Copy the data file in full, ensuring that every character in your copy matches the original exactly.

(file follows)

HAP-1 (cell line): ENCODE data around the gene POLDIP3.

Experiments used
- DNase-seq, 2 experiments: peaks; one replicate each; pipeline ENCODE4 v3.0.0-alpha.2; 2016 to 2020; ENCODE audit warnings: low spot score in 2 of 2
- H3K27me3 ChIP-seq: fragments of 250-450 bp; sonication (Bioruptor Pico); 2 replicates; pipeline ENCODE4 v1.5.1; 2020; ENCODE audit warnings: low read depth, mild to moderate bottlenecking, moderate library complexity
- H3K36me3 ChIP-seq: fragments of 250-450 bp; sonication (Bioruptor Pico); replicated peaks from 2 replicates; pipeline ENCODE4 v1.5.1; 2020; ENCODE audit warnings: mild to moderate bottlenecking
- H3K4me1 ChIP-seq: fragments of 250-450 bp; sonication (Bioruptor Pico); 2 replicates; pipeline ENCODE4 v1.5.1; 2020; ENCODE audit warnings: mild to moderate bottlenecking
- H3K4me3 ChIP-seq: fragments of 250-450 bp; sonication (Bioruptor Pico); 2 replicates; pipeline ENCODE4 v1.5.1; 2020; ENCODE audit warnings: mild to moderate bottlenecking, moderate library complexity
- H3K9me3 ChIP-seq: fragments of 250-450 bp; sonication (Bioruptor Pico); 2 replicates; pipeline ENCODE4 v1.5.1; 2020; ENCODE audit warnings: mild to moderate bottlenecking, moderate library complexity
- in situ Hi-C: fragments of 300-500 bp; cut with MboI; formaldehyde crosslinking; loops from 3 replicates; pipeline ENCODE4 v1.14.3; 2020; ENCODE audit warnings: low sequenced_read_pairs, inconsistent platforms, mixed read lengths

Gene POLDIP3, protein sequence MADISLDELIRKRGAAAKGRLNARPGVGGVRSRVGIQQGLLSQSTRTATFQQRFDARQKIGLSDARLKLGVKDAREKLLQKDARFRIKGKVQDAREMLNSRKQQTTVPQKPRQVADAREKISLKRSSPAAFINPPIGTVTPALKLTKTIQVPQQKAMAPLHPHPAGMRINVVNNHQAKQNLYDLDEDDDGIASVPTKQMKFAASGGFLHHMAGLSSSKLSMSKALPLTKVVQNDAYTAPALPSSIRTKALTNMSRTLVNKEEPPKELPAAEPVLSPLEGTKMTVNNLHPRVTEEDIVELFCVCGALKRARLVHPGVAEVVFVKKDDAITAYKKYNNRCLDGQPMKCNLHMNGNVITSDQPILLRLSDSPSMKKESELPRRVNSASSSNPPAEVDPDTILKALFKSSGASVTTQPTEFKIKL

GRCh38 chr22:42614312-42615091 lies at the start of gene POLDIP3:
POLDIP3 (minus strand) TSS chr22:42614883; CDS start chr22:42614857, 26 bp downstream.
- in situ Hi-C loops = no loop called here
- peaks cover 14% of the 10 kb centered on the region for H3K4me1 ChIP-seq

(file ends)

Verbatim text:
HAP-1 (cell line): ENCODE data around the gene POLDIP3.

Experiments used
- DNase-seq, 2 experiments: peaks; one replicate each; pipeline ENCODE4 v3.0.0-alpha.2; 2016 to 2020; ENCODE audit warnings: low spot score in 2 of 2
- H3K27me3 ChIP-seq: fragments of 250-450 bp; sonication (Bioruptor Pico); 2 replicates; pipeline ENCODE4 v1.5.1; 2020; ENCODE audit warnings: low read depth, mild to moderate bottlenecking, moderate library complexity
- H3K36me3 ChIP-seq: fragments of 250-450 bp; sonication (Bioruptor Pico); replicated peaks from 2 replicates; pipeline ENCODE4 v1.5.1; 2020; ENCODE audit warnings: mild to moderate bottlenecking
- H3K4me1 ChIP-seq: fragments of 250-450 bp; sonication (Bioruptor Pico); 2 replicates; pipeline ENCODE4 v1.5.1; 2020; ENCODE audit warnings: mild to moderate bottlenecking
- H3K4me3 ChIP-seq: fragments of 250-450 bp; sonication (Bioruptor Pico); 2 replicates; pipeline ENCODE4 v1.5.1; 2020; ENCODE audit warnings: mild to moderate bottlenecking, moderate library complexity
- H3K9me3 ChIP-seq: fragments of 250-450 bp; sonication (Bioruptor Pico); 2 replicates; pipeline ENCODE4 v1.5.1; 2020; ENCODE audit warnings: mild to moderate bottlenecking, moderate library complexity
- in situ Hi-C: fragments of 300-500 bp; cut with MboI; formaldehyde crosslinking; loops from 3 replicates; pipeline ENCODE4 v1.14.3; 2020; ENCODE audit warnings: low sequenced_read_pairs, inconsistent platforms, mixed read lengths

Gene POLDIP3, protein sequence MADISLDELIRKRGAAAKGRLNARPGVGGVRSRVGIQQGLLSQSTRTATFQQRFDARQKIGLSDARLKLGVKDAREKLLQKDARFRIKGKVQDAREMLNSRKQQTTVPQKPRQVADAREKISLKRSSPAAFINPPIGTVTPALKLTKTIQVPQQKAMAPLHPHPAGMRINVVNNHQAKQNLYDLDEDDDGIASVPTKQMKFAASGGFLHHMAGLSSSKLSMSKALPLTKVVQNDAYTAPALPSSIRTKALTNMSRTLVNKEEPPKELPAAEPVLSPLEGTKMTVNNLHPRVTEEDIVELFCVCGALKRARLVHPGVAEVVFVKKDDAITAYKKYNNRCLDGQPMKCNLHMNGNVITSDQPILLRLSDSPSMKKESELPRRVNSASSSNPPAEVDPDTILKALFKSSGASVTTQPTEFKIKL

GRCh38 chr22:42614312-42615091 lies at the start of gene POLDIP3:
POLDIP3 (minus strand) TSS chr22:42614883; CDS start chr22:42614857, 26 bp downstream.
- in situ Hi-C loops = no loop called here
- peaks cover 14% of the 10 kb centered on the region for H3K4me1 ChIP-seq